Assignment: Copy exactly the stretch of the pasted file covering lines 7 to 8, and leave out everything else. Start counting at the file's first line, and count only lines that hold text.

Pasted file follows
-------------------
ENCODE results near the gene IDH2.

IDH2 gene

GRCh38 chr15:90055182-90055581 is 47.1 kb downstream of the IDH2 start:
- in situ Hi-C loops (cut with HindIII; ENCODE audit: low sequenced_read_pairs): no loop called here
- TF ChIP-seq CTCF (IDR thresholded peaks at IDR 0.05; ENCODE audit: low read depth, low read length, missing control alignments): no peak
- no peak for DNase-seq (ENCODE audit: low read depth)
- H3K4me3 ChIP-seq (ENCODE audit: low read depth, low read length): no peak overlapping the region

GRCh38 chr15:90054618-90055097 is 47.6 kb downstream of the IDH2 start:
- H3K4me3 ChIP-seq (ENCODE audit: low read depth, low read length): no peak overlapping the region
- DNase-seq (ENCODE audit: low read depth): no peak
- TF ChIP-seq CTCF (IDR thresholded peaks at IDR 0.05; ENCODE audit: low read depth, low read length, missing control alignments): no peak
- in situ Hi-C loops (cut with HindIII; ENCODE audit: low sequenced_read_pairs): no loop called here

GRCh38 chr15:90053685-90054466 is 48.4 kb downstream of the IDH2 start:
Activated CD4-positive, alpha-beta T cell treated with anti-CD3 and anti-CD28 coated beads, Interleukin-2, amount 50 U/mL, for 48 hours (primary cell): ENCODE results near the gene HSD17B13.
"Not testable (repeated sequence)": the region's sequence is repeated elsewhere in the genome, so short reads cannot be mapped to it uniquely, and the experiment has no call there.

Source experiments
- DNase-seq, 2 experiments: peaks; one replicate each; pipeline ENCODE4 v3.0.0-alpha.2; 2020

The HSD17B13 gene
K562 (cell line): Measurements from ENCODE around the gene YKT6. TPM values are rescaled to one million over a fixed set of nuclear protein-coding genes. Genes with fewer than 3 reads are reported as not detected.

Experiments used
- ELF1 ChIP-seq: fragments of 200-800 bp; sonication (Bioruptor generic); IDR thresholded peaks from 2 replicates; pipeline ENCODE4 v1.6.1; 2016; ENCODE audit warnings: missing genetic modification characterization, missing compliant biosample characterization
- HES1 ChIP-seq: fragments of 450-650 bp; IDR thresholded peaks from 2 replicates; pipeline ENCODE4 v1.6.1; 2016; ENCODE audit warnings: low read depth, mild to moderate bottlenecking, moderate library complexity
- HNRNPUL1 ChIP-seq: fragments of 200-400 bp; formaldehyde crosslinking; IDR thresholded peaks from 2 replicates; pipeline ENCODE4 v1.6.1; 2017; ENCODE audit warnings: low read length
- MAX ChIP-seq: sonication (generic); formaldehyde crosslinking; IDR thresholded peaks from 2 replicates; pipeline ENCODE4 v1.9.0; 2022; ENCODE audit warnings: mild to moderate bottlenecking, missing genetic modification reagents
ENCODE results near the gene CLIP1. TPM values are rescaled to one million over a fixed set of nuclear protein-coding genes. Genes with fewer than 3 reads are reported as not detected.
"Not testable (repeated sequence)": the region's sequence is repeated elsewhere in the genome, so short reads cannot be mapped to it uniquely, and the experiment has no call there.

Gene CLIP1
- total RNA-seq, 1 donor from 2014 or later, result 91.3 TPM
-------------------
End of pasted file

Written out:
- H3K4me3 ChIP-seq (ENCODE audit: low read depth, low read length): no peak overlapping the region

GRCh38 chr15:90054618-90055097 is 47.6 kb downstream of the IDH2 start: